Assessing the Potential Relevance of TMOD1 as a Blood Transcriptional Biomarker
In: Student Reports, Summer 2022, The Jackson Laboratory
Damien Chaussabel, Ph.D. and Vivek Philip, Ph.D.
Blood transcriptome data are quantified blood data (through RNA sequencing) that are stored in public repositories such as GEO (Gene Expression Omnibus). These data represent the changes in the transcript level of various genes which can potentially be biomarkers and they can be useful for recording immune responses. In this study, we implemented the COD1 Study Guide to use such data from GEO to determine the relevance of the gene Tropomodulin-1 (TMOD1) as a biomarker. This gene is part of a signature associated with circulating erythroid cells alongside 29 other transcripts. We followed the training curriculum to aggregate background information on TMOD1, identify relevant literature associated with diseases, and analyze human blood transcriptome data obtained from GEO’s Gene Expression Browser (GXB). We found changes in the TMOD1 transcript levels in various conditions, including Neuroblastoma, and Oral Cancer, and Cervical Cancer patients. There were instances found that reported TMOD1 as a biomarker: cervical cancer, neuroblastoma, oral cancer. We did not find any reported known or approved drugs targeting TMOD1 expression. Changes in the abundance of TMOD1 was detected across various human blood transcriptome data sets.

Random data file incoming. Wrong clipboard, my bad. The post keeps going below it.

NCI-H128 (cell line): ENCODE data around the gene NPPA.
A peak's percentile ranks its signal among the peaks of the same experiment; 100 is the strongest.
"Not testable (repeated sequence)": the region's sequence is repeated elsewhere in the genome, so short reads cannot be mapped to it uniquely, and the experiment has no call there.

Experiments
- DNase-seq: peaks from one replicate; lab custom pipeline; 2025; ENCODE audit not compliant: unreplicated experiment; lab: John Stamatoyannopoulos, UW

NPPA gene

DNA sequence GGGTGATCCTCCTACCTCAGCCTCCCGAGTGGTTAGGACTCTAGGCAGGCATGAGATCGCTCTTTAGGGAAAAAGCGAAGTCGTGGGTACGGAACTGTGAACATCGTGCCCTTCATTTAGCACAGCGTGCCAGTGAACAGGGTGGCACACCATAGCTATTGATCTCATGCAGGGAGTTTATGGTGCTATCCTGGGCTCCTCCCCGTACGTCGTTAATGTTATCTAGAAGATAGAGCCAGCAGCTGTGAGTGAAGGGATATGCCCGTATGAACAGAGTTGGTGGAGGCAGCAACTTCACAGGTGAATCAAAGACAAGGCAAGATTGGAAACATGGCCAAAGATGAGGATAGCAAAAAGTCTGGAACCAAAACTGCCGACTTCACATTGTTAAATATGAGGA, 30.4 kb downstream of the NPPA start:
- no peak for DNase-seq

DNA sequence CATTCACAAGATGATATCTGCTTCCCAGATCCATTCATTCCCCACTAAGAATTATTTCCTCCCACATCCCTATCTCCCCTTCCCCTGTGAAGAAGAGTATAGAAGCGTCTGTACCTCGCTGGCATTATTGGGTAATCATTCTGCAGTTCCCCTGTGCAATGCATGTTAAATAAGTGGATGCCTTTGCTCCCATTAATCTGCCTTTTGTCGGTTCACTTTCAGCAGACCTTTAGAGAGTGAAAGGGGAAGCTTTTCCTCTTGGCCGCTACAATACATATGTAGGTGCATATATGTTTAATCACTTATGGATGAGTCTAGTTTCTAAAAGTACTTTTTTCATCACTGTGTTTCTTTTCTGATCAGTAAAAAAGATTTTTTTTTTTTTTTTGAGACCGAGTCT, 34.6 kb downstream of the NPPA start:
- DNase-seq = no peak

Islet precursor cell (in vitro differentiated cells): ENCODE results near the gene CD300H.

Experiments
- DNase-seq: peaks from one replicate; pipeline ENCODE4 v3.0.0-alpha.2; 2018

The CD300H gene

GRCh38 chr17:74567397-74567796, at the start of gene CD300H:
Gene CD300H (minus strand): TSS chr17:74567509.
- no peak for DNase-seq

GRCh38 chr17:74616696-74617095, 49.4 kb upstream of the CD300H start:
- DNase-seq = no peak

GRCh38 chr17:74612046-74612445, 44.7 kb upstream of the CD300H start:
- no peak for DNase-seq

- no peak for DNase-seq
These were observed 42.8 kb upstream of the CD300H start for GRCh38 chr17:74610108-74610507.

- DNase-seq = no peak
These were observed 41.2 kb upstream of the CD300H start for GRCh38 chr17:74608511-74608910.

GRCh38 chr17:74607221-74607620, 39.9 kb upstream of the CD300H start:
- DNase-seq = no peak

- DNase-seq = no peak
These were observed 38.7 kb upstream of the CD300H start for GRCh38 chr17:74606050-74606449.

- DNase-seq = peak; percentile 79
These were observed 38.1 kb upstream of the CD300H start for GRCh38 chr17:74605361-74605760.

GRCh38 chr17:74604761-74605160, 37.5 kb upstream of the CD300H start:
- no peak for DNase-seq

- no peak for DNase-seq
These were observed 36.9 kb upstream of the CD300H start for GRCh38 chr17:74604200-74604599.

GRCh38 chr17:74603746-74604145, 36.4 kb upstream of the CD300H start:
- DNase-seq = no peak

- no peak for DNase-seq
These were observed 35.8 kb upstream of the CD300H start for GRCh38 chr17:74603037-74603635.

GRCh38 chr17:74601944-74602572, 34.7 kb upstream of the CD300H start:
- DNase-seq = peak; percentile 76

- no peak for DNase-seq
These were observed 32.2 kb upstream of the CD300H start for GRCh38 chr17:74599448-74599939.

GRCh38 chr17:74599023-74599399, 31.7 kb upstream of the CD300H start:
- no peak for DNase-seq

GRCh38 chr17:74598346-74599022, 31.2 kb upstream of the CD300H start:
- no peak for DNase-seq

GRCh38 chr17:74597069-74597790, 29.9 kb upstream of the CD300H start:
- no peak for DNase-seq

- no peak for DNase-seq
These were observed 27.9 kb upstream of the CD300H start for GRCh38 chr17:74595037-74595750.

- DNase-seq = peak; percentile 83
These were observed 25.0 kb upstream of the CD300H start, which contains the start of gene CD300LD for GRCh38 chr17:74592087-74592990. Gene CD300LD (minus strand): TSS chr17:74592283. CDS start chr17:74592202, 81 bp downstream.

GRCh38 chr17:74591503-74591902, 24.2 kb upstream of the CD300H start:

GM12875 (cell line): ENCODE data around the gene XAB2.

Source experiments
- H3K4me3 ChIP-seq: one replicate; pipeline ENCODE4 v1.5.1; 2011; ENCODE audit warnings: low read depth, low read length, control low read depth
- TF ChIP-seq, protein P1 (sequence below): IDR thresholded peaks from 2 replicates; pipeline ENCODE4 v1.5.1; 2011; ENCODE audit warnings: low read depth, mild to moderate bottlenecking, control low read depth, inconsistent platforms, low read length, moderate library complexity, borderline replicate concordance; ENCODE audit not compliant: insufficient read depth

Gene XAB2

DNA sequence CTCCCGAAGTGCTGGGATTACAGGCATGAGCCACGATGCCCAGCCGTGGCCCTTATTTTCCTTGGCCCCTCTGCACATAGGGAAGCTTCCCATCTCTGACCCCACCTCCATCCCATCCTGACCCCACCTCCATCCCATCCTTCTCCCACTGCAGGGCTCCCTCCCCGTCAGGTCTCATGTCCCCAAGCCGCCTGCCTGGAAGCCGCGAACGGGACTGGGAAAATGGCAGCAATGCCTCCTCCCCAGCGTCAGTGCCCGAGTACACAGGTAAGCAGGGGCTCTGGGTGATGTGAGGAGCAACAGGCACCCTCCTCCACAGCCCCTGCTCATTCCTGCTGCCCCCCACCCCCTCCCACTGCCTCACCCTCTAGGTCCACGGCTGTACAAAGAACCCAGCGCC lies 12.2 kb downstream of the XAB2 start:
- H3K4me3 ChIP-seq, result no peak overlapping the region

Omi, Fuadur, "Assessing the Potential Relevance of TMOD1 as a Blood Transcriptional Biomarker" (2022). Summer and Academic Year Student Reports. 2711.